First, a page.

Reviewed by Colin Jacobson (February 2, 2020)
2019’s Parasite achieved at least one notable milestone: it became the first South Korean film to earn an Oscar nomination as Best Picture. A veritable shoo-in for the Best International Feature award, I doubt it’ll win Best Picture, but it stands a chance.
Parasite also brings us easily the highest-grossing South Korean film ever in the US. As I write, it’s made $33 million in America, a total that seems low compared to the usual blockbusters, but it sounds pretty awesome for an Asian movie about class conflicts.
The Kim family finds themselves stuck in poverty, with little apparent room for upward mobility. Their horizons appear to shift when 20-something son Ki-woo (Woo-sik Choi) gets a job as English tutor to wealthy teen Park Da-hye (Jung Ziso).
As Ki-woo ingratiates himself with the Park family, the Kims sense opportunity. They all manage to land jobs with the Parks, though they never reveal that they’re related to each other. As the Kims struggle to maintain this charade, they encounter various complications.
While writer/director Bong Joon-Ho started his film career in his native South Korea, he leapt to a more “Hollywood” situation with 2013’s Snowpiercer. Although that movie didn’t do much at the box office, it became a cult hit.
Which I admit I didn’t completely understand. I thought aspects of Snowpiercer worked well, but Bong infused it with such simplistic social commentary that it ended up as style over substance.
Given that Parasite focuses on class-related conflicts similar to those in Snowpiercer, I entered the movie with some apprehension. Bong handled these elements poorly in his earlier film, so I feared he’d give us another ham-fisted examination here.
Happily, that doesn’t prove the case, as Bong presents a much more nuanced view of social domains. Although I don’t know if I agree that this turns into a work worthy of Best Picture status, it does manage a fairly involving story of rich and poor.
One that manages to avoid the usual clichés most of the time. Normally a film like this would paint the wealthy as stock villains and the poor as true-hearted and wonderful.
That doesn’t happen in Parasite, as both sides of the economic coin get their positives and negatives. Actually, the wealthy usually seem nicer than our main characters, albeit in a clueless way.
As shown in Parasite, the biggest sin committed by the rich stems from obliviousness. To them, those on lower social strata exist as their employees and little more.
This doesn’t mean the Parks don’t care about the Kims or others, as they show some compassion and empathy at times. However, the Parks demonstrate little real regard for the Kims as human beings – they’re cogs that exist to facilitate their lives and little more.
Still, the Parks come across as caring parents, and the kids seem pleasant, though spoiled. Bong avoids the easy opportunities to make the Parks “evil”, which I respect.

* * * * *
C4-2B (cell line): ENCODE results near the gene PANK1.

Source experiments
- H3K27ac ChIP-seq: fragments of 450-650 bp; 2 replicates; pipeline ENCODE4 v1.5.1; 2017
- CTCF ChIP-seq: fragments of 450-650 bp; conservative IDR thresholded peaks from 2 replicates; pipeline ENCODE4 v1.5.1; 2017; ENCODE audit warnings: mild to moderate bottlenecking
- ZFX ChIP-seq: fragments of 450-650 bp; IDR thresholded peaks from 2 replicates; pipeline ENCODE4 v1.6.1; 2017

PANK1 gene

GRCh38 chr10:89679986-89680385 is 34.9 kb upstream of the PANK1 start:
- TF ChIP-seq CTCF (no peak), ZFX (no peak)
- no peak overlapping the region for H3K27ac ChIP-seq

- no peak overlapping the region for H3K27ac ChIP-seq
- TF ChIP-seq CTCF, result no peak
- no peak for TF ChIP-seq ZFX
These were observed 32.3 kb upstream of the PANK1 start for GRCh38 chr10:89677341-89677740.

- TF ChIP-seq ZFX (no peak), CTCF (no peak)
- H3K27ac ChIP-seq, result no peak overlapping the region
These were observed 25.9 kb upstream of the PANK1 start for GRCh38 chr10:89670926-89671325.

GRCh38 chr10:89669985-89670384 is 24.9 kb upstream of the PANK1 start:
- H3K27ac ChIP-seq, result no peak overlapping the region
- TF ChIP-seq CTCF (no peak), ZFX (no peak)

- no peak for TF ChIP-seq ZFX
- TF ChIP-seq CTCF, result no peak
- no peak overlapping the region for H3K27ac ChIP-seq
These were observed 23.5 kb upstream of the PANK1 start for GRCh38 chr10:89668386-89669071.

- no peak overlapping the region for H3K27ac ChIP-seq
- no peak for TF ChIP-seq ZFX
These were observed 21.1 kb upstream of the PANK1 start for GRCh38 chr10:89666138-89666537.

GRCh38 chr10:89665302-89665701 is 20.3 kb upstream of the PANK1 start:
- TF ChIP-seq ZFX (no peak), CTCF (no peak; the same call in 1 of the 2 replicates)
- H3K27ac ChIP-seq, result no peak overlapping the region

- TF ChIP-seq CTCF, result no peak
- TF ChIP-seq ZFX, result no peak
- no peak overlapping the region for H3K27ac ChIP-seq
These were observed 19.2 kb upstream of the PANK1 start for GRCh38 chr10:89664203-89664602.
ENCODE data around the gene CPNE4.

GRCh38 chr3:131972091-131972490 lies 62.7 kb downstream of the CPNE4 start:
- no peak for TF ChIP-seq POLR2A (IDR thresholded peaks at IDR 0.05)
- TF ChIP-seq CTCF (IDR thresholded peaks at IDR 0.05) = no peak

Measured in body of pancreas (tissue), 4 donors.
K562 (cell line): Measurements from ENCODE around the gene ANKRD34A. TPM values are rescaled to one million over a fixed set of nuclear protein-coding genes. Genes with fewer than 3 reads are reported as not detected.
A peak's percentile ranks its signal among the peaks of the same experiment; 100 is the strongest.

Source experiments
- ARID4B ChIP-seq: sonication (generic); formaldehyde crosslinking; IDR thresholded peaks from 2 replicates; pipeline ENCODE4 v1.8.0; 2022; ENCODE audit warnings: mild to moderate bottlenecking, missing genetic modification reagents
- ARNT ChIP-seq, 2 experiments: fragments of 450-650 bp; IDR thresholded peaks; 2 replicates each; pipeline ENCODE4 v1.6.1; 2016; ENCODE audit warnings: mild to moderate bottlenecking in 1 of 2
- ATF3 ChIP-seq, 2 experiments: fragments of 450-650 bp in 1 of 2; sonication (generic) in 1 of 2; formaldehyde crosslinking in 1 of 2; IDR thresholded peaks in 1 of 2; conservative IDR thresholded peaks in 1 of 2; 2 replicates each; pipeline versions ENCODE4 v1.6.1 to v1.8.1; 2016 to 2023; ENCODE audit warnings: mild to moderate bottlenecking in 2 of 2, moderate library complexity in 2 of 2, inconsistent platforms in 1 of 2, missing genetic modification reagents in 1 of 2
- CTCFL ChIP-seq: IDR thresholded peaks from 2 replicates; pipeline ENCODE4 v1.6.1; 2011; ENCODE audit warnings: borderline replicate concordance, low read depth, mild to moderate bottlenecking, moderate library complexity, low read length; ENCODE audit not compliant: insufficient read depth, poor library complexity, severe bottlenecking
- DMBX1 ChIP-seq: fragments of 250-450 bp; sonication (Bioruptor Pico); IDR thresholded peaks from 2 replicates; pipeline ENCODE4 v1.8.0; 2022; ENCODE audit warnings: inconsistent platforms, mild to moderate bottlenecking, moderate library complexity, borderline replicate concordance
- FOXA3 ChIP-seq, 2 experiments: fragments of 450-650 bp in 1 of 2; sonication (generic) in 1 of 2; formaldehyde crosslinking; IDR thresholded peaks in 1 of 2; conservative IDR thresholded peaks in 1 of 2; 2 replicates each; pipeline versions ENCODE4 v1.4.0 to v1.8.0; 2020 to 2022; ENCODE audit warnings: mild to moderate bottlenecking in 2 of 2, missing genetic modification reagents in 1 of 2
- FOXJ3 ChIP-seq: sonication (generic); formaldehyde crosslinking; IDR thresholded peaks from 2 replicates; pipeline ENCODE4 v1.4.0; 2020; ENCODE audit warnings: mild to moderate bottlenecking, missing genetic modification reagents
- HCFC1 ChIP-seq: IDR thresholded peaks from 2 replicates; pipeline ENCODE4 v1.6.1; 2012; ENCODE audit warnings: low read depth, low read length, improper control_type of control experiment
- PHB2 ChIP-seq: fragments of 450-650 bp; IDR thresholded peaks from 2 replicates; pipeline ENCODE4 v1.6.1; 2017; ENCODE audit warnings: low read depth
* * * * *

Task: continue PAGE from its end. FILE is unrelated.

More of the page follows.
On the other hand, the Kims come across as conniving and ruthless. They slowly infiltrate the Parks’ lives by any means necessary, and they show little compassion for those who stand in their way. Multiple other working class characters suffer due to the Kims’ ambitions, but the Kims seem to view them as collateral damage in a dog eat dog world.
These choices leave the Kims as less sympathetic than one might expect. Normally a movie such as this would paint them as true blue and deserving of the fruits of their labor, but instead, we get a pretty negative take.
Nonetheless, we still feel for the Kims, as the movie depicts their destitute situation in a frank manner. We see where the depths of their poverty takes them and how desperate they become.
Of course, they’re still able to afford smartphones, so they’re not completely without means, though I suspect this may offer a sly wink at modern priorities. In the 21st century world, food and a good place to live seem less essential to many than the ability to connect to the Internet.
Still, the Kims live in a world that ignores them and leaves them few legitimate opportunities for advancement. We may not care for their cutthroat methods, but we can’t really fault them, either.
Bong digs into these domains with insight and wit. Though it builds to dramatic events – and dallies with techniques more typical of horror at times – Parasite manages a light, deft touch that avoids too much sermonizing.
After the heavy-handed nature of Snowpiercer, this comes as a relief. Sure, Bong can go that way at times – such as the symbolism behind a scene in which raw sewage seeps into the Kim home – but most of the time he keeps matters subdued.
As I noted, I don’t think Parasite quite reaches the level of greatness often attributed to it, but it still becomes an effective tale. Expect a rich and entertaining drama.